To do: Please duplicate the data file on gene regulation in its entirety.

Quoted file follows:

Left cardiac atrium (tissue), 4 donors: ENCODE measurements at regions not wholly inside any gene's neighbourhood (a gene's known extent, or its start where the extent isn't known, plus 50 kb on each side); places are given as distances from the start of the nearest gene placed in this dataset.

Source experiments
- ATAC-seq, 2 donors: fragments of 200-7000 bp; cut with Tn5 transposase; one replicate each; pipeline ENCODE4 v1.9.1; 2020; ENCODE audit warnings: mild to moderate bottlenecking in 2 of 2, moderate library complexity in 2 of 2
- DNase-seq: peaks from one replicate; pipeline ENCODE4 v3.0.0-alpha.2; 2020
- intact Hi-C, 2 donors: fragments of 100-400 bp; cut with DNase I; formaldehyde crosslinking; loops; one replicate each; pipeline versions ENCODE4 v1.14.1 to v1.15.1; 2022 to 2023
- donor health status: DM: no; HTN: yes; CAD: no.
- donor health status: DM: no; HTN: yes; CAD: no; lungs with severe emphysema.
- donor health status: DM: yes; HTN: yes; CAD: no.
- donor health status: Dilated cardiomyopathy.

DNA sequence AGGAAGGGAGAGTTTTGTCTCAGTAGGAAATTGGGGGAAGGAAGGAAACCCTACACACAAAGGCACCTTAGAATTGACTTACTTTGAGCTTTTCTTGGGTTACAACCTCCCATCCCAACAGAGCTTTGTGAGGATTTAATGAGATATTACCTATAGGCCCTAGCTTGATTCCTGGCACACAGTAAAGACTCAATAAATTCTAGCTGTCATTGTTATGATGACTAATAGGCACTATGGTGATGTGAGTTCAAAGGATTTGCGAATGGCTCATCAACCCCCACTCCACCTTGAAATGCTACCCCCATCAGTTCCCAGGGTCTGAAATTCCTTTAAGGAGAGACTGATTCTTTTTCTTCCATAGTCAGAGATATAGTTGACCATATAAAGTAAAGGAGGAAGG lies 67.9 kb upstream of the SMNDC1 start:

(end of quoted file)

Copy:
Left cardiac atrium (tissue), 4 donors: ENCODE measurements at regions not wholly inside any gene's neighbourhood (a gene's known extent, or its start where the extent isn't known, plus 50 kb on each side); places are given as distances from the start of the nearest gene placed in this dataset.

Source experiments
- ATAC-seq, 2 donors: fragments of 200-7000 bp; cut with Tn5 transposase; one replicate each; pipeline ENCODE4 v1.9.1; 2020; ENCODE audit warnings: mild to moderate bottlenecking in 2 of 2, moderate library complexity in 2 of 2
- DNase-seq: peaks from one replicate; pipeline ENCODE4 v3.0.0-alpha.2; 2020
- intact Hi-C, 2 donors: fragments of 100-400 bp; cut with DNase I; formaldehyde crosslinking; loops; one replicate each; pipeline versions ENCODE4 v1.14.1 to v1.15.1; 2022 to 2023
- donor health status: DM: no; HTN: yes; CAD: no.
- donor health status: DM: no; HTN: yes; CAD: no; lungs with severe emphysema.
- donor health status: DM: yes; HTN: yes; CAD: no.
- donor health status: Dilated cardiomyopathy.

DNA sequence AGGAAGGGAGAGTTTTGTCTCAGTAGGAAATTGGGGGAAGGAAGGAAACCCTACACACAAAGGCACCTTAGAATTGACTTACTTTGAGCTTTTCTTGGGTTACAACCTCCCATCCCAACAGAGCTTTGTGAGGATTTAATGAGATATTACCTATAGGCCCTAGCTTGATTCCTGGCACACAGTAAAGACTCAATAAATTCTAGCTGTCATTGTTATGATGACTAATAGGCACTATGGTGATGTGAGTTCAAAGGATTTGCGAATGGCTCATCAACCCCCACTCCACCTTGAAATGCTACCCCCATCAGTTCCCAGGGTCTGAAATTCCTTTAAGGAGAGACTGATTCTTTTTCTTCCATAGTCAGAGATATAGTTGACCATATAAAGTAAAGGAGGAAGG lies 67.9 kb upstream of the SMNDC1 start: